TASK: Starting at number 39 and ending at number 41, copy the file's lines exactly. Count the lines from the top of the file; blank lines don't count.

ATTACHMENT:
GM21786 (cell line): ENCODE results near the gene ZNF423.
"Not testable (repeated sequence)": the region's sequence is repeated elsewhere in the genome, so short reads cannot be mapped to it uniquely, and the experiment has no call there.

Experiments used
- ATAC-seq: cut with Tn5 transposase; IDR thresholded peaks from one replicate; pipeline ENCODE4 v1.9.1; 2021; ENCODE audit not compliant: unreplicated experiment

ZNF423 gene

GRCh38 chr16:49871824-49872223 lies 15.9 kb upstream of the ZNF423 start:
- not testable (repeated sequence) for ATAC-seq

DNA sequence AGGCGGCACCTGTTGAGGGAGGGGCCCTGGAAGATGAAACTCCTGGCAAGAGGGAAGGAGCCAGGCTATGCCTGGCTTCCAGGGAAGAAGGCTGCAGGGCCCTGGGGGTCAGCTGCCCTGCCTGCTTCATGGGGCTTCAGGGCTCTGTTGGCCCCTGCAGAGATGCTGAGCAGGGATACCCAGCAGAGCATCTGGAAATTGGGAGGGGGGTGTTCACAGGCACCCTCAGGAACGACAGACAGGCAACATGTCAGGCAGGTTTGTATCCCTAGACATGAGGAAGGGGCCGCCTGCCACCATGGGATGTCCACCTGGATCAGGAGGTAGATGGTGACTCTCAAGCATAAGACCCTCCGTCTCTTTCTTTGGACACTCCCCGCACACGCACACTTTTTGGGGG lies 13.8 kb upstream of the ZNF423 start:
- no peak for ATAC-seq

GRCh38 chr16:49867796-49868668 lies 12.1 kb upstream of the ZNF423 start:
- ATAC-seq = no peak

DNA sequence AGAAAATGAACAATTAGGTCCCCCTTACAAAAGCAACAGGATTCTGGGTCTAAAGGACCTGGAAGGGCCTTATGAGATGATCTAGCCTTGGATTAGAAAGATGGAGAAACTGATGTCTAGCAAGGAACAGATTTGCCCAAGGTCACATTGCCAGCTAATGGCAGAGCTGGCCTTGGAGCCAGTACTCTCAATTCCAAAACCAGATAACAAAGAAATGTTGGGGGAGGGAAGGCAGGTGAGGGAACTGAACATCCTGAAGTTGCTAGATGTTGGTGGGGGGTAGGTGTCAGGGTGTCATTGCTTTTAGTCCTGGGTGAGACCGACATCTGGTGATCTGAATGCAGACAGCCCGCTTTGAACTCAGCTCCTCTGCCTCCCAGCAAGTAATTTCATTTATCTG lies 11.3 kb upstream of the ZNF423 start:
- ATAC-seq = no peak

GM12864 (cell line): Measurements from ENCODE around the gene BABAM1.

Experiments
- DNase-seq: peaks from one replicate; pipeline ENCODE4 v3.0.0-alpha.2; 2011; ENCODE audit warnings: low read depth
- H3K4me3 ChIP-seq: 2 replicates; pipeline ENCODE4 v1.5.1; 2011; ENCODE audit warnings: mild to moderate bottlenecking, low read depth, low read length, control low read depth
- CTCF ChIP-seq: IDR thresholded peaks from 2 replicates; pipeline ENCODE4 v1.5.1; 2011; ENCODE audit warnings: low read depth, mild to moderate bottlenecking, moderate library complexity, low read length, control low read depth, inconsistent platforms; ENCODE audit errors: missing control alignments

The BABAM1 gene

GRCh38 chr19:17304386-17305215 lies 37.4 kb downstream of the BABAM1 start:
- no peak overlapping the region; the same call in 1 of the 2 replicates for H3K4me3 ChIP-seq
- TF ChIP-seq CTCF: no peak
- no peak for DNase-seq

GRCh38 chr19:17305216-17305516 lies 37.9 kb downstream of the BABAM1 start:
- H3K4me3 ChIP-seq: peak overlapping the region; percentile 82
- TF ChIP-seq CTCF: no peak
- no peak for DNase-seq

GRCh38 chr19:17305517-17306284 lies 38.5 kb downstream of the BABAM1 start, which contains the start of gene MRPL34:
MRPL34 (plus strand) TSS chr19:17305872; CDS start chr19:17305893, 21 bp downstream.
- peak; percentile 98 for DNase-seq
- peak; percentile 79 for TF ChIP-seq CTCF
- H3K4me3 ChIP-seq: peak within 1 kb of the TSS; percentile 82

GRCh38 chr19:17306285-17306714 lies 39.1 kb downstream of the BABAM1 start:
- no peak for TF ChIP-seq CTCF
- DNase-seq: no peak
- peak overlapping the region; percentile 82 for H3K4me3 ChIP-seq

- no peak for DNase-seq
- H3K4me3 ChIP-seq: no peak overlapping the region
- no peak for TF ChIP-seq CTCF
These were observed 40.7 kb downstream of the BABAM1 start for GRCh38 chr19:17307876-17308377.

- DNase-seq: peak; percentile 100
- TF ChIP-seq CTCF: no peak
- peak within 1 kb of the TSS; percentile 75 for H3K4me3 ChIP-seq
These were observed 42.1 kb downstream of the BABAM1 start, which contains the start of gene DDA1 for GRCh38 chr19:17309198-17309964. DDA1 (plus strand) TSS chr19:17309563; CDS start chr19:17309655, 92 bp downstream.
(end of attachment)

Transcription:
- no peak for TF ChIP-seq CTCF
These were observed 40.7 kb downstream of the BABAM1 start for GRCh38 chr19:17307876-17308377.

- DNase-seq: peak; percentile 100